Opera Las Vegas program both serious, satirical


The name's Bach ... P.D.Q. Bach.

Which is to the iconic composer what Austin Powers in "Goldmember" is to 007 in "Goldfinger."

Affectionate, satirical lunacy.

"It's a tragic farce," says Marek Rachelski, music director for "Gone West," Opera Las Vegas' maiden 2009 production this weekend at the Clark County Library Theater. "There's a lot of silliness that goes on."

"Oedipus Tex." Yes, it lends Sophocles a Texas twang, as when the titular Tex cracks, "You may have heard of my brother, Rex." But the piece by P.D.Q. Bach -- aka "Professor" Peter Schickele in the guise of Johann Sebastian's goofy, fictional, 18th-century alter ego -- is just the comedic flip side to the program's first half, featuring Henry Mollicone's one-act tragedy, the farce-free "Face on the Barroom Floor," starring soprano Alisa Thomason, tenor Steven Loss and baritone Christopher Reames.

"He writes in a very attractive style, and easily accessible from an audience standpoint," Rachelski says. "But it has some very distinctive challenges for the singers and instrumentalists." The latter would be accompaniment from the People's Valley Chorus and the chamber ensemble, Musica Lumina. Selections from Aaron Copland's opera "The Tender Land" and Mollicone's "Gabriel's Daughter" are sprinkled throughout the program.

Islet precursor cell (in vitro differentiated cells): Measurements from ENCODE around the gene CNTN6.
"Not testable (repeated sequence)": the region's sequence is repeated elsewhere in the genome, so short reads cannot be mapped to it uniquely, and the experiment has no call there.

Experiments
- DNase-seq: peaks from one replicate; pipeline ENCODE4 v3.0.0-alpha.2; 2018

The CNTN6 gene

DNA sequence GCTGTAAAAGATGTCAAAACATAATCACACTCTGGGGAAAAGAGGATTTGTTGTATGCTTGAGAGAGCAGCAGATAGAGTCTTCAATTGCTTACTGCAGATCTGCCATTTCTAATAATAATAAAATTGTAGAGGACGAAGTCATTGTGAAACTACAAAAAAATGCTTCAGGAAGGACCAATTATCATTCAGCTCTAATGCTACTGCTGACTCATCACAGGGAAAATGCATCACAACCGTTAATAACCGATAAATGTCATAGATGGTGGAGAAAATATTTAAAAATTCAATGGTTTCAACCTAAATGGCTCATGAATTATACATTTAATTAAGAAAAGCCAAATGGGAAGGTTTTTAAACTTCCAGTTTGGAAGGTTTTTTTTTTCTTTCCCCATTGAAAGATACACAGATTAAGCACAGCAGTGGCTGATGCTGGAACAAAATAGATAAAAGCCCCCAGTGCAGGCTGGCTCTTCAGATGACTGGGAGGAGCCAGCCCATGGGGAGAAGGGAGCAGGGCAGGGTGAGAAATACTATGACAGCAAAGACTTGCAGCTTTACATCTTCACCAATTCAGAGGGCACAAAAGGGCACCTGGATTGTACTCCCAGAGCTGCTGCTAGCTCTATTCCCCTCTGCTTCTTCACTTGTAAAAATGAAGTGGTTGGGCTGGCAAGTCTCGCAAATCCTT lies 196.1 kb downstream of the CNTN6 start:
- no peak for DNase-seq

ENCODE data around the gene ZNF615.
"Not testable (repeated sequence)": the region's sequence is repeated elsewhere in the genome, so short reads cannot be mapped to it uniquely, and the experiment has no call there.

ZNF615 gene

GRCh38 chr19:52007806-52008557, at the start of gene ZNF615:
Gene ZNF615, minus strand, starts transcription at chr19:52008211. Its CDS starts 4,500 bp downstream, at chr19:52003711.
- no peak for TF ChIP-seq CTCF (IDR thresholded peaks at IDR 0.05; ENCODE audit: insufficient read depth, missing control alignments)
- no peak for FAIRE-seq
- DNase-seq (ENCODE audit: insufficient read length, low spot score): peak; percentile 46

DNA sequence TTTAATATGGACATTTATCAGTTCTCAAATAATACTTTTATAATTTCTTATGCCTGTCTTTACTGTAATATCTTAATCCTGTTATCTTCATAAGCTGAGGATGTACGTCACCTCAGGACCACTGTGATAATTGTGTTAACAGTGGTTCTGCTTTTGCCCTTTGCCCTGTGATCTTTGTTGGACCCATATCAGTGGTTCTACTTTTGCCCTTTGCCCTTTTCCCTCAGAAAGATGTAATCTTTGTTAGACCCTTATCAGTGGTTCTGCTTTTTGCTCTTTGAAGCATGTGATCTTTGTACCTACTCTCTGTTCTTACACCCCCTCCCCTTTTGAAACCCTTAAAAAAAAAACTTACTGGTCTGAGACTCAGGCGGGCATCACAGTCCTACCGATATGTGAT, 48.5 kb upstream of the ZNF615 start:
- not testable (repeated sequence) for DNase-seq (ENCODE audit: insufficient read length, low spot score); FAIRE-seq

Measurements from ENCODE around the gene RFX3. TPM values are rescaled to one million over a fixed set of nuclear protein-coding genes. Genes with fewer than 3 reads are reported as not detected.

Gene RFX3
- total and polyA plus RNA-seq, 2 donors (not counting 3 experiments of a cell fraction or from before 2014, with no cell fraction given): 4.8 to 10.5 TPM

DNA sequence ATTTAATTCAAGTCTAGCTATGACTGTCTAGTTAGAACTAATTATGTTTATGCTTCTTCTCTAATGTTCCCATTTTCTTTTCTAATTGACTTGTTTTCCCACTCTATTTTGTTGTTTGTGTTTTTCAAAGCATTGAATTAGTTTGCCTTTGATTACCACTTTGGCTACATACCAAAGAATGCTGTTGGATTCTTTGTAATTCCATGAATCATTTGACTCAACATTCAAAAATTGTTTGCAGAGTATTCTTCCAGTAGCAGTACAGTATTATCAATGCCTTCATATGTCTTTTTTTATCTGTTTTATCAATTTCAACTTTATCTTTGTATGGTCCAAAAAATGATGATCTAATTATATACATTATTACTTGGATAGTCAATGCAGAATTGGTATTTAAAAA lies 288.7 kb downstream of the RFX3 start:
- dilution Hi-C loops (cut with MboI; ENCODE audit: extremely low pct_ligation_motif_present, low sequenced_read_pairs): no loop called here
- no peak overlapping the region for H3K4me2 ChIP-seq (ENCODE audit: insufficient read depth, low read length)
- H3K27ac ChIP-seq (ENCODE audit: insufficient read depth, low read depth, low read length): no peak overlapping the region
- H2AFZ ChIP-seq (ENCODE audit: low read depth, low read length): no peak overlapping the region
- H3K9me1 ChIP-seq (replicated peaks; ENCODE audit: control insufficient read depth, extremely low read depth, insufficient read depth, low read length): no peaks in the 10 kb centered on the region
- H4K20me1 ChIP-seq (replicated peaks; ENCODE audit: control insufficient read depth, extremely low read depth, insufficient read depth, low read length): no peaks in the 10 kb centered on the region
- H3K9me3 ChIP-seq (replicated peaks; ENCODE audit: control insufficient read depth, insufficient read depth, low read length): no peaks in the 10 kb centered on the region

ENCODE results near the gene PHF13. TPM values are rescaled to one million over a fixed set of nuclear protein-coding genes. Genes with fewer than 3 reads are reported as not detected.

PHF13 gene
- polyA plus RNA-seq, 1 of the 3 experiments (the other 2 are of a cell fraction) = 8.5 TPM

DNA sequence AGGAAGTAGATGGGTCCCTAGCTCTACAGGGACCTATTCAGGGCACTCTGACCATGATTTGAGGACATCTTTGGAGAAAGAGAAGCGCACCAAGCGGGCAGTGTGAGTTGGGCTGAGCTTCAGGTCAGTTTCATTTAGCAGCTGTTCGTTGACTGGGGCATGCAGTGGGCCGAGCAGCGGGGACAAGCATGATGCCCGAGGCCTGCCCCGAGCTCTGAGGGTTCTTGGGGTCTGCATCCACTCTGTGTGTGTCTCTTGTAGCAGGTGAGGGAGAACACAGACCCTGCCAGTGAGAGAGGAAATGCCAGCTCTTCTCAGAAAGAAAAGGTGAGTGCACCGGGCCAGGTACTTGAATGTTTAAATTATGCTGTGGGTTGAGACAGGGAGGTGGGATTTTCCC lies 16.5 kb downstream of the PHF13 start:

"Barroom Floor," composed in 1973, was inspired by Hugh Antoine D'Arcy's 1887 poem and Herndon Davis' 1936 painting on the floor of the Teller House Bar in Central City, Colorado. A 25-minute "pocket opera," it's a story-within-a-story about a love triangle, set in the present but framed by a tale of the old West, with an O Henry-style climax. "It's not the stereotyped opera," says spokesman Hal West. "Everything is western-flavored, but operatic."

"Oedipus Tex" (subtitled "And Other Choral Calamities") gives the cowboy ethos a comic kick in the saddlebags. The oratorio, described on Schickele's Web site as demonstrating "that the only two sure things in life are death and Texas" features such dignified ditties as "You Murdered Your Father," "Knock, Knock" and "How Many Psychiatrists?"

"I heard the program called 'opera light,' and I don't think that's quite accurate," Rachelski says. "There's a great need for levity at this time in our country."

If P.D.Q. Bach can lampoon Sophocles, why not skewer Mike Meyers?

"Goldmember: The Opera," anyone?

Contact reporter Steve Bornfeld at sbornfeld@ reviewjournal.com or 702-383-0256.

 

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